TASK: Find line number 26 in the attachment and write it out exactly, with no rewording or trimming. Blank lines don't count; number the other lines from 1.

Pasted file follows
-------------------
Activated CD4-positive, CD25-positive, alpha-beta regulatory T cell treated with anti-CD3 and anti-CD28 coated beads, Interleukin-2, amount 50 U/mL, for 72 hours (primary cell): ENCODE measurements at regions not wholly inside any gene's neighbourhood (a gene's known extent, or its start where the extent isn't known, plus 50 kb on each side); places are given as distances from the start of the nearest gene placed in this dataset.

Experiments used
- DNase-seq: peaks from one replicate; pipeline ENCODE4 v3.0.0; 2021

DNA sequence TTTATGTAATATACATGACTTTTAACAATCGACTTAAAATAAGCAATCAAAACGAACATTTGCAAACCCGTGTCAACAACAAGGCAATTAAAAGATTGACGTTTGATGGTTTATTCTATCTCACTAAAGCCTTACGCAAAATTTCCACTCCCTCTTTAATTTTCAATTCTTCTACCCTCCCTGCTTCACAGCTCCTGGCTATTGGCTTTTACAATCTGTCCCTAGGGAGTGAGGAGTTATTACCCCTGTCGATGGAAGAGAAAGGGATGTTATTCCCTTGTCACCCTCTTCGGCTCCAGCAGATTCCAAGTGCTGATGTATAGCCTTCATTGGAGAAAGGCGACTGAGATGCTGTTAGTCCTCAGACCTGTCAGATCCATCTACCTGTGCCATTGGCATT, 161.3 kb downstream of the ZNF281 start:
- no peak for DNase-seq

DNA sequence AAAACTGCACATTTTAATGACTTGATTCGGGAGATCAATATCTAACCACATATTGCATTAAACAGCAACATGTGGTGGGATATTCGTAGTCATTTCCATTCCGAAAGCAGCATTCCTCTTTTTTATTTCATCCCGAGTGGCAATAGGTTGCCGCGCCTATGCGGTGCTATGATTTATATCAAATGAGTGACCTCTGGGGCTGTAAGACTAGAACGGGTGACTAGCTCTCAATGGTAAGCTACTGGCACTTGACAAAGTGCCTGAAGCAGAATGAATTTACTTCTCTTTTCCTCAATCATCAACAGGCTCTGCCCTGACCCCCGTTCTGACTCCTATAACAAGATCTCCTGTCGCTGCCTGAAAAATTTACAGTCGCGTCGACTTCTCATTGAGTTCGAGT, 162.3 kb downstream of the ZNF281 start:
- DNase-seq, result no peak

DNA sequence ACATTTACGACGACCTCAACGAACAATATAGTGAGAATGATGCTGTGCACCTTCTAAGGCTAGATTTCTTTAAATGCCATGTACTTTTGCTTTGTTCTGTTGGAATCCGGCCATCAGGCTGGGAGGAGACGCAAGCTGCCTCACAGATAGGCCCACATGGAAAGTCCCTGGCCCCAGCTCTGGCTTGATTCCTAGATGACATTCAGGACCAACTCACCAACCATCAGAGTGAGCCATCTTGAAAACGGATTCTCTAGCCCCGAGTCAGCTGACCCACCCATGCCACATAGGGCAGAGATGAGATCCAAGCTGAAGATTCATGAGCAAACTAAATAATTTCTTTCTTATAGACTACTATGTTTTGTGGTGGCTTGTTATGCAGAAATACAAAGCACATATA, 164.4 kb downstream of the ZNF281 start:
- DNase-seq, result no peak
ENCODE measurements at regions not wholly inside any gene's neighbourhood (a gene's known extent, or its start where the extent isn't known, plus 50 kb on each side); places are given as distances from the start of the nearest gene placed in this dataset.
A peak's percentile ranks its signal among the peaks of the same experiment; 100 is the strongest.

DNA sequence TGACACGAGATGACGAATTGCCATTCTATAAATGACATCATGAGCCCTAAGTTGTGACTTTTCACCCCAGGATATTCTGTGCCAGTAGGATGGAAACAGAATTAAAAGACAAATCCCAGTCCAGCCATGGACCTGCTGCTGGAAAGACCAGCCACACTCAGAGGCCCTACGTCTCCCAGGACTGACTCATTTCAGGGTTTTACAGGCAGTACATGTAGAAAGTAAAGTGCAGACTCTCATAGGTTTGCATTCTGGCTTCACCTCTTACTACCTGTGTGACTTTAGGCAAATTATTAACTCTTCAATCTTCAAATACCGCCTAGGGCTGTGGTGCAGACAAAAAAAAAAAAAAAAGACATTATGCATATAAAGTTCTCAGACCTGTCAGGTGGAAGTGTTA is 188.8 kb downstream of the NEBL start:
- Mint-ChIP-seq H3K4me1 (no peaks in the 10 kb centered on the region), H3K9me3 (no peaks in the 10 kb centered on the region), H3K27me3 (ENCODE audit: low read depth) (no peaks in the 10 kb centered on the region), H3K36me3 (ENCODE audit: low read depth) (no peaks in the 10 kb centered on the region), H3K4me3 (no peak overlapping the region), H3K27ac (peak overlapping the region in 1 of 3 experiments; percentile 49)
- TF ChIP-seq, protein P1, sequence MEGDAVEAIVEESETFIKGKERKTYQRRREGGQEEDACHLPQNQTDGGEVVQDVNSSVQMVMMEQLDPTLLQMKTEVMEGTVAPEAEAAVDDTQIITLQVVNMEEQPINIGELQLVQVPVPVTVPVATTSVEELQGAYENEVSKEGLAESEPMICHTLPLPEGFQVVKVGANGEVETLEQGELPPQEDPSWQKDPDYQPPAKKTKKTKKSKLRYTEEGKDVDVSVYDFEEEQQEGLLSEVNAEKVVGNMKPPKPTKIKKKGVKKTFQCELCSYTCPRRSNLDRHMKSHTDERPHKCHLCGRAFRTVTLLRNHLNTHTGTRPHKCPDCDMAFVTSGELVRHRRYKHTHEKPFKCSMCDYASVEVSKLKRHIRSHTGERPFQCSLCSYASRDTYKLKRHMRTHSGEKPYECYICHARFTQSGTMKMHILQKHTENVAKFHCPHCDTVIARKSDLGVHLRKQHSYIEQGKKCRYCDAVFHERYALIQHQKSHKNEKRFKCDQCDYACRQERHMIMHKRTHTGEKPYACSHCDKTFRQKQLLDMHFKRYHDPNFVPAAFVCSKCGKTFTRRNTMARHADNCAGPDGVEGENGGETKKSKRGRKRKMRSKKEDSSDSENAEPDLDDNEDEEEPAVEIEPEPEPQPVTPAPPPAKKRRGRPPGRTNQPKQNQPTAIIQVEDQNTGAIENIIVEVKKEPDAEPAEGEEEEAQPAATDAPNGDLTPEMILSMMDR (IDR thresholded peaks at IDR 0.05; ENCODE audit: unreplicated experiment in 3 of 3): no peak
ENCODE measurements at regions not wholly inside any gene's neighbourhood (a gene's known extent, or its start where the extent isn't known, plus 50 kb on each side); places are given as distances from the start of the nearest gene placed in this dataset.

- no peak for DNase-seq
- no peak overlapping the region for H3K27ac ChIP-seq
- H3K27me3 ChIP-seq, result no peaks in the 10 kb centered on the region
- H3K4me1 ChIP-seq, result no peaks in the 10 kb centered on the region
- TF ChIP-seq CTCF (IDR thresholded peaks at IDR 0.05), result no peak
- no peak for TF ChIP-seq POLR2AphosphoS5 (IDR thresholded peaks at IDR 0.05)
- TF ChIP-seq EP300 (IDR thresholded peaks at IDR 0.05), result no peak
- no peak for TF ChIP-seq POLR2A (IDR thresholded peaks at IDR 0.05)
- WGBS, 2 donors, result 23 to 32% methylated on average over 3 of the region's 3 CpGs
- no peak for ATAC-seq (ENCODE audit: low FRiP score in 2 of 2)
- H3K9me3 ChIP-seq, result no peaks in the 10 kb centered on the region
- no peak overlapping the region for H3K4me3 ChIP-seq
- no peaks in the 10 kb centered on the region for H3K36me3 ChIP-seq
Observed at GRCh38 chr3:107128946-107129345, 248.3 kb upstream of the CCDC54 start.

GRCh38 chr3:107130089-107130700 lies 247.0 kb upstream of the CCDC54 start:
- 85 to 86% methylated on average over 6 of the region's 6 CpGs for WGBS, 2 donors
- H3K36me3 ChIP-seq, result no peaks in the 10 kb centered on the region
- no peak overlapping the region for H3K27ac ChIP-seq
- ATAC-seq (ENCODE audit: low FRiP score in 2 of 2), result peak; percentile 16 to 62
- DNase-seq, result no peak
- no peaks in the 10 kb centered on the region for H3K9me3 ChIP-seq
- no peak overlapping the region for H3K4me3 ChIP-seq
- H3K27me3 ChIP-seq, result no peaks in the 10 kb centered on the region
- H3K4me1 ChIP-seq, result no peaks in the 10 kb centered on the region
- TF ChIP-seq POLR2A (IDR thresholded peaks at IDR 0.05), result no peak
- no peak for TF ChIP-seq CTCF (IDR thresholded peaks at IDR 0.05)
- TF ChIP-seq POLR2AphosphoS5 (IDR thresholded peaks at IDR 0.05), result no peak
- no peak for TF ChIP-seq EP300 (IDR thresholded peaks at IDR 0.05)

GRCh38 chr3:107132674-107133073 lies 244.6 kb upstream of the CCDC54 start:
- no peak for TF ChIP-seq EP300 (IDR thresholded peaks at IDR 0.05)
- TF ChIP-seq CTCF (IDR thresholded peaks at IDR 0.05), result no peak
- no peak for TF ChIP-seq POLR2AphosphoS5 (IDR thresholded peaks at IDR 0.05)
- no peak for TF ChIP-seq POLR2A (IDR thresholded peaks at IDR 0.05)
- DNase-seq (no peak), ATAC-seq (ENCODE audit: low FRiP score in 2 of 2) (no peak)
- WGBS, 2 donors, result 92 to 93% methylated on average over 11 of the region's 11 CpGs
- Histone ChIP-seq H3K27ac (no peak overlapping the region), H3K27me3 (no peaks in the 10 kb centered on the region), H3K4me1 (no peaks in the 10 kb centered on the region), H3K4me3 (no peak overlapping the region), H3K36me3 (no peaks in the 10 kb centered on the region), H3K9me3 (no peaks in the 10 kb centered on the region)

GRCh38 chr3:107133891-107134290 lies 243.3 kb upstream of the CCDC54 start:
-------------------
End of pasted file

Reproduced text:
- H3K9me3 ChIP-seq, result no peaks in the 10 kb centered on the region